Jim

I am really having a hard time understanding this sin nature thing. I am doing better at understanding Grace and The Trinity but I don't know about this sin nature thing.

If God created us, and we are born with a sin nature...then our sin nature comes from how God created us...He made us to be that way...so how is it our fault that we are sinners? How come we are just such horrible awful people then if God created us? And then God comes down to be crucified for our sins that He created us to make...I don't get it. Why does He need to save His creations from how He created them? It doesn't make sense!

Adam and Eve both sinned in the Garden of Eden and they fell and no more were able to be with God always. But here is what I dont get...they were not born sinners...they were obviously innocent until they sinned. So how come we as people are not like that either? How come little children are sinners when they are born? They are pure and innocent and Jesus said that we must become like little children in order to get into heaven...so how come even children are sinners?

This is something I am having a hard time understanding...and I will be honest that the LDS concept of this makes more sense right now...help me figure this out...are there any scriptures that can help me figure this out? I just donŐt understand why God would make his creations inherently bad so that He would need to save them from themselves. It almost seems like some sort of sick twisted movie or something if you think of it that way. I am not trying to be blasphemous...I really am just not getting this!!!

Ę Help
Stephanie

  Stephanie,

What may be confusing you is the perverted take the Mormon Church has on "The Fall." In Mormonism the Fall was a noble thing! But not in the Bible.

God created Adam who was without sin. But he had the _capacity_ to sin (to disobey God)--If he did _not_ have that capacity, he could really be a noble creature, for what merit is there for a person who does not sin if he had no choice.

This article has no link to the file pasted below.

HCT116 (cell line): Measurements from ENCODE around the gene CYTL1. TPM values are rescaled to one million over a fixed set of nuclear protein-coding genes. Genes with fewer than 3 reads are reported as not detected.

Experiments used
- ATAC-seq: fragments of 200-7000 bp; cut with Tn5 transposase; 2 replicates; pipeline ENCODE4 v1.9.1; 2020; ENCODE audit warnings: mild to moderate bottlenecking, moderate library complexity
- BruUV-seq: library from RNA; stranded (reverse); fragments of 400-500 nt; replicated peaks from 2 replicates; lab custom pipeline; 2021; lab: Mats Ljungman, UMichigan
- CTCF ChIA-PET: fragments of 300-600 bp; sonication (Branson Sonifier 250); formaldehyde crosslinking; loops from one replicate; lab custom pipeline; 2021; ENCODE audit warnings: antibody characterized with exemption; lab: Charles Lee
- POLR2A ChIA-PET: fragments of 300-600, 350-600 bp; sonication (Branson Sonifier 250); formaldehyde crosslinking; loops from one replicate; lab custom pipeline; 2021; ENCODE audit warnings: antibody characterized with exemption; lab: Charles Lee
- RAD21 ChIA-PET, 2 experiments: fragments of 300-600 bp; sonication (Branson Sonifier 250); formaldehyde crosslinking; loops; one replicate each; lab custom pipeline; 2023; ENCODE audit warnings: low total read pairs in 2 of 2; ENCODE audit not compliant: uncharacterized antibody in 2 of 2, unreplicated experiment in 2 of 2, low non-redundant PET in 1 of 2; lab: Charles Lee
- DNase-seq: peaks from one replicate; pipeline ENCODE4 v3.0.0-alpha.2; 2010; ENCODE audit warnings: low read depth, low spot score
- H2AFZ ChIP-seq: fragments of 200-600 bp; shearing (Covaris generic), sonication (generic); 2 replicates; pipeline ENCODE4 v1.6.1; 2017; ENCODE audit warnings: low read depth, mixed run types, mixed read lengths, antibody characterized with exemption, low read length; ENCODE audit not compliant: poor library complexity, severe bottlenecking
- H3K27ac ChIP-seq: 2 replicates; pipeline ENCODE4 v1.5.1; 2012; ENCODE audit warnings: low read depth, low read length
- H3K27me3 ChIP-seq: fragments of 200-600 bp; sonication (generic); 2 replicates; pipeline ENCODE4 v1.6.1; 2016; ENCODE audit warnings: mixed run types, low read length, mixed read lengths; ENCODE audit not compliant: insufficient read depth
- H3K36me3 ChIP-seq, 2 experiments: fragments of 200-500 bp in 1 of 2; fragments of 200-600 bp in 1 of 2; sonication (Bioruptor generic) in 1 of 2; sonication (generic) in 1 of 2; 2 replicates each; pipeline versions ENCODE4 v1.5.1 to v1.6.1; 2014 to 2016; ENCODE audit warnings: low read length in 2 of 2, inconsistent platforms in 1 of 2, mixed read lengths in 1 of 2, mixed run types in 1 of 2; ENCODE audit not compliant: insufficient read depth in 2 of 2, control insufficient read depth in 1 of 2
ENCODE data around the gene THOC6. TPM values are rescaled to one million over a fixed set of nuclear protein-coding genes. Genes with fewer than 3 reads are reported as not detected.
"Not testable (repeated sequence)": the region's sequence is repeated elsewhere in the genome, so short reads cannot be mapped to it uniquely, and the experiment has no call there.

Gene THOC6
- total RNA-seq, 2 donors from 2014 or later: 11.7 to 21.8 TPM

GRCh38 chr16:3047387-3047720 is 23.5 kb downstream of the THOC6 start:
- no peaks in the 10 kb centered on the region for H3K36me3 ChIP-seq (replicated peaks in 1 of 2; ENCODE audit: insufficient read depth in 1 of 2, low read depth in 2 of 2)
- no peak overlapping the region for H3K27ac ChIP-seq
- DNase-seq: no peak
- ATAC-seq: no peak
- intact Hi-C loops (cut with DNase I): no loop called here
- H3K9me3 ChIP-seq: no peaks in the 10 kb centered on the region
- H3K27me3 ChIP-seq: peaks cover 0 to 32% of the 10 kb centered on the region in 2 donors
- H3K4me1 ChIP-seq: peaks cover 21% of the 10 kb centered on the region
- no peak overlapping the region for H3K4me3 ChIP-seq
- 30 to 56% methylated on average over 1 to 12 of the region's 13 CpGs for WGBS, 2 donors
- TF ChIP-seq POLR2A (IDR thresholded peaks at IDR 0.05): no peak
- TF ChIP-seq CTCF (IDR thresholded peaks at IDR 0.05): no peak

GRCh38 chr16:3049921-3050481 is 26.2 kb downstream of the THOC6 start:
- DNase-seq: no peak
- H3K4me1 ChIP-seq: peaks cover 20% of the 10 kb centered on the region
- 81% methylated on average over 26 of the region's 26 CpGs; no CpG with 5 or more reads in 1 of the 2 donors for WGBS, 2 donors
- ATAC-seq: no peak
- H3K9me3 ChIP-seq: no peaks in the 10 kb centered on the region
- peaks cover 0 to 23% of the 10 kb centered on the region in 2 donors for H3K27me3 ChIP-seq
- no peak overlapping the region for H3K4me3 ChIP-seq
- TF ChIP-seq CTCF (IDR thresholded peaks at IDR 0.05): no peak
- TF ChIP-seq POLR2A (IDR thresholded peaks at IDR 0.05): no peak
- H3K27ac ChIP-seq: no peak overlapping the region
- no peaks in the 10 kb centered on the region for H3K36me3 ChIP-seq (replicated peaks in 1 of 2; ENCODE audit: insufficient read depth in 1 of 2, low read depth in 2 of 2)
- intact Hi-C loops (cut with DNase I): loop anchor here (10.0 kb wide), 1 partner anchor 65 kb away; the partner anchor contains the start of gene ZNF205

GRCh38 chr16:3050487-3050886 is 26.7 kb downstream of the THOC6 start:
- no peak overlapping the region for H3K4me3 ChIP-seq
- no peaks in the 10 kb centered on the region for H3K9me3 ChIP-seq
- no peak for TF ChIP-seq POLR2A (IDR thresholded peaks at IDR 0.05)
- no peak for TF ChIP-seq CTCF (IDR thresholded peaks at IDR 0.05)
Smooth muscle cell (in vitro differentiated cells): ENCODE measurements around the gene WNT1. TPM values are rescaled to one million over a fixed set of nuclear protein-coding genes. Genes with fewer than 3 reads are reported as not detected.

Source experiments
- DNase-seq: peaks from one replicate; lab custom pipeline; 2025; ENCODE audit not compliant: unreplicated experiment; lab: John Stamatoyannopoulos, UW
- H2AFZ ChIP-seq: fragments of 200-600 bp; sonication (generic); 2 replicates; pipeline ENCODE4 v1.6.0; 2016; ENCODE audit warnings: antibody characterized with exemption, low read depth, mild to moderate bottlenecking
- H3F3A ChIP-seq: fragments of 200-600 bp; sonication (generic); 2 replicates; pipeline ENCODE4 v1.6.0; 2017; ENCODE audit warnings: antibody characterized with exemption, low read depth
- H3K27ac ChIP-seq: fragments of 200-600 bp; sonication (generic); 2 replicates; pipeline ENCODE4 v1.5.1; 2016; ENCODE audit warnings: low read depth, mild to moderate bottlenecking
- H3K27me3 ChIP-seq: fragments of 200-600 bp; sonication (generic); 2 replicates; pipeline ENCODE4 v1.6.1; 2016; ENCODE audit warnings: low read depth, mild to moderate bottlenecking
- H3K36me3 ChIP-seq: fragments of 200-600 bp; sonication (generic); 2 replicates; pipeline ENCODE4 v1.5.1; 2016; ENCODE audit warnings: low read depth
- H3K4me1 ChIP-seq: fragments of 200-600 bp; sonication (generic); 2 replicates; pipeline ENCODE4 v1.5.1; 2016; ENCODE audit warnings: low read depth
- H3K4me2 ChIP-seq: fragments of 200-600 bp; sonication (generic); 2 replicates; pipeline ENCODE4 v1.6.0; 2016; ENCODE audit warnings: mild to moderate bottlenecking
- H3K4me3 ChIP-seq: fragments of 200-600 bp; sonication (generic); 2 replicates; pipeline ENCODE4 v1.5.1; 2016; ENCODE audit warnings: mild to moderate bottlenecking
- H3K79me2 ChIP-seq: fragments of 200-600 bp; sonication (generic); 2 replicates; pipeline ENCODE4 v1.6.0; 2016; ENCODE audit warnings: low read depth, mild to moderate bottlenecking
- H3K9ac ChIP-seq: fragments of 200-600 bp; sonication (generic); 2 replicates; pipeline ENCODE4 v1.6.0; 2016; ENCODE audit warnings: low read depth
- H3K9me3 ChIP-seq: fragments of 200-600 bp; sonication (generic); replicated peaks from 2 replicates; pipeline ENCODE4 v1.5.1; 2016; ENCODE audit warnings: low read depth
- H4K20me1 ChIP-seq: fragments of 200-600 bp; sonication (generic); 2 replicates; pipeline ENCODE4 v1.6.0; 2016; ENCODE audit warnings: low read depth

God could have made us sinless _and_ without the capacity to sin. However to do so would have been to create a being who was not capable of choosing to follow God. C. S. Lewis said it this way:

Mere Christianity, 53: ---When we have understood about free will, we shall see how silly it is ask, as somebody once asked me: "Why did God make a creature of such rotten stuff that it went wrong?" The better stuff a creature is made of--the cleverer and stronger and freer it is--then the better it will be if it goes right, but also the worse it will be if it goes wrong. A cow cannot be very good or very bad; a dog can be both better and worse; a child better and worse still; an ordinary man, still more so; a man of genius, still more so; a superhuman spirit best--or worst--of all.

The problem is that when Adam _did_ choose to sin, that nature was what he had to pass onto his posterity--flawed, separated from God.

But God _so loved the world, that he did not desire the death of sinners, so he sent his own son to redeem (buy back) man.

Stephanie: this is the accurate biblical explanation. And think of it, nothing else could account for the continuing, endless example of sin in the nature of man. Look around.

Also, you might want to read this very short piece:

http://www.mazeministry.com/worldviews/theology/sin.htm

Hope that helps.

Jim